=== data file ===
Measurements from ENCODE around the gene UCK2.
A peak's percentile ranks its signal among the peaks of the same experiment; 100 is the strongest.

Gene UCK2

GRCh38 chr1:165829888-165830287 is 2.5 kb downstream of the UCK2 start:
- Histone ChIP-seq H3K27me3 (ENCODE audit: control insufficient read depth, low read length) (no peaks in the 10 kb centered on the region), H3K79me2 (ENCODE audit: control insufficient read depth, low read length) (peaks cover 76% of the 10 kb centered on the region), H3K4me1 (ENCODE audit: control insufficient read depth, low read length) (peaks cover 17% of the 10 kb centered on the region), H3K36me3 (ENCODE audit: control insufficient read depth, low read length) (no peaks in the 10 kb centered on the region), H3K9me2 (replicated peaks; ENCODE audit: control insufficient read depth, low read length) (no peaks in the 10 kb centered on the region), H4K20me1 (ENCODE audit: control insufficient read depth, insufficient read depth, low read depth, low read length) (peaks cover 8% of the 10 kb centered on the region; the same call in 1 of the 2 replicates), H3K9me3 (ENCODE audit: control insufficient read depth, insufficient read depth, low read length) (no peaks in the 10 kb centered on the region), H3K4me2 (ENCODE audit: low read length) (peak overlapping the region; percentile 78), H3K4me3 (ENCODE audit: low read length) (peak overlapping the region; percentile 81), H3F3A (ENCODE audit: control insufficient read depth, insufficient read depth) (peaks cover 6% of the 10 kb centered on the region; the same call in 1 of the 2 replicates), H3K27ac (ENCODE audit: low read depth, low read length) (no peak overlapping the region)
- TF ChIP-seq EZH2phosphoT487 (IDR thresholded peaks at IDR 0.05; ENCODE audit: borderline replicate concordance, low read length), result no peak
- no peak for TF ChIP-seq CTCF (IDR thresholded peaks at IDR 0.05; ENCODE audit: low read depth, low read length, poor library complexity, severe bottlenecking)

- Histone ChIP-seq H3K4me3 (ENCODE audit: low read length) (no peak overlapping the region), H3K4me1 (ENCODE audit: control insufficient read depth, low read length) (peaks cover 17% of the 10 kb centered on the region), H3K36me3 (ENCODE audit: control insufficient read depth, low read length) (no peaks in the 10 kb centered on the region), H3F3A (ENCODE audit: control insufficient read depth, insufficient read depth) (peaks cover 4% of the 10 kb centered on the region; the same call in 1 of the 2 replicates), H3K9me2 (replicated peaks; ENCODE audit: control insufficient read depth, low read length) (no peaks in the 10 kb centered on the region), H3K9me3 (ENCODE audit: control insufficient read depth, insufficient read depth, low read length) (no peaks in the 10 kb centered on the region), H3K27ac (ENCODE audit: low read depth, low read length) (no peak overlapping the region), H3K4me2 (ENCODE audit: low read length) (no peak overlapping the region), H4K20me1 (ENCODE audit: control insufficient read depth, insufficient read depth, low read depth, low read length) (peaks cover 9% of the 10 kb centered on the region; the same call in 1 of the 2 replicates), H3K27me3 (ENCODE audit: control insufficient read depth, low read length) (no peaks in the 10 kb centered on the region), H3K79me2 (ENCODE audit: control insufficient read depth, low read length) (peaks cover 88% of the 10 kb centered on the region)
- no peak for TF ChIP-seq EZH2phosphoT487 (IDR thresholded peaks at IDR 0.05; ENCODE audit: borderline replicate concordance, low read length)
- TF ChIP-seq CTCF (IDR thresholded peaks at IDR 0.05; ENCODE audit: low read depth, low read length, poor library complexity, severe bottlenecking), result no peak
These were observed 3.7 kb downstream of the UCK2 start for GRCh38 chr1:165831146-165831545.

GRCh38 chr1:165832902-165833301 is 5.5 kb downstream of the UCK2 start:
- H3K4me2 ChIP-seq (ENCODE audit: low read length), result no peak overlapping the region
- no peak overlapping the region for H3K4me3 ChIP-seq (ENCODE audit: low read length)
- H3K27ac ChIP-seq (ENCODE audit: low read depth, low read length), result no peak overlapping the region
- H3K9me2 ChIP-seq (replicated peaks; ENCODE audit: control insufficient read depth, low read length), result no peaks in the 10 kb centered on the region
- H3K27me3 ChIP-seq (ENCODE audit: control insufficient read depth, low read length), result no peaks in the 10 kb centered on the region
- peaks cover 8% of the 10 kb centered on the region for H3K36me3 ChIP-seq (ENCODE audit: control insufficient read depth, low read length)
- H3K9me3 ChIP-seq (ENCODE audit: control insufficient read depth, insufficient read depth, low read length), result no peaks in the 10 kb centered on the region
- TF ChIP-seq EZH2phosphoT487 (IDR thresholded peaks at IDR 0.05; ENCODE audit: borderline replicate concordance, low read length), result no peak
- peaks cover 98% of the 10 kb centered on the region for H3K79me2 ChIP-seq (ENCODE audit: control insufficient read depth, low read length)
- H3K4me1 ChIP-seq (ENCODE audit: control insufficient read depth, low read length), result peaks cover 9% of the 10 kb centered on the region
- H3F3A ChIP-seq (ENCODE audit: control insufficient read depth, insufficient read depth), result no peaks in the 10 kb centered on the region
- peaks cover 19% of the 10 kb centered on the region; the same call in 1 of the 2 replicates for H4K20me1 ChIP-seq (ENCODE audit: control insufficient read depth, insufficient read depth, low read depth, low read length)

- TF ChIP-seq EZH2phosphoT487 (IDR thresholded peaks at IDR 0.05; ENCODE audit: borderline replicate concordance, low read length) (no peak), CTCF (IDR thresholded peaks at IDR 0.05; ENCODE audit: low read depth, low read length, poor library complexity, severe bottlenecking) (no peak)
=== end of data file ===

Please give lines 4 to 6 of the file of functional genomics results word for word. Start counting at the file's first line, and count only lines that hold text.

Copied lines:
GRCh38 chr1:165829888-165830287 is 2.5 kb downstream of the UCK2 start:
- Histone ChIP-seq H3K27me3 (ENCODE audit: control insufficient read depth, low read length) (no peaks in the 10 kb centered on the region), H3K79me2 (ENCODE audit: control insufficient read depth, low read length) (peaks cover 76% of the 10 kb centered on the region), H3K4me1 (ENCODE audit: control insufficient read depth, low read length) (peaks cover 17% of the 10 kb centered on the region), H3K36me3 (ENCODE audit: control insufficient read depth, low read length) (no peaks in the 10 kb centered on the region), H3K9me2 (replicated peaks; ENCODE audit: control insufficient read depth, low read length) (no peaks in the 10 kb centered on the region), H4K20me1 (ENCODE audit: control insufficient read depth, insufficient read depth, low read depth, low read length) (peaks cover 8% of the 10 kb centered on the region; the same call in 1 of the 2 replicates), H3K9me3 (ENCODE audit: control insufficient read depth, insufficient read depth, low read length) (no peaks in the 10 kb centered on the region), H3K4me2 (ENCODE audit: low read length) (peak overlapping the region; percentile 78), H3K4me3 (ENCODE audit: low read length) (peak overlapping the region; percentile 81), H3F3A (ENCODE audit: control insufficient read depth, insufficient read depth) (peaks cover 6% of the 10 kb centered on the region; the same call in 1 of the 2 replicates), H3K27ac (ENCODE audit: low read depth, low read length) (no peak overlapping the region)
- TF ChIP-seq EZH2phosphoT487 (IDR thresholded peaks at IDR 0.05; ENCODE audit: borderline replicate concordance, low read length), result no peak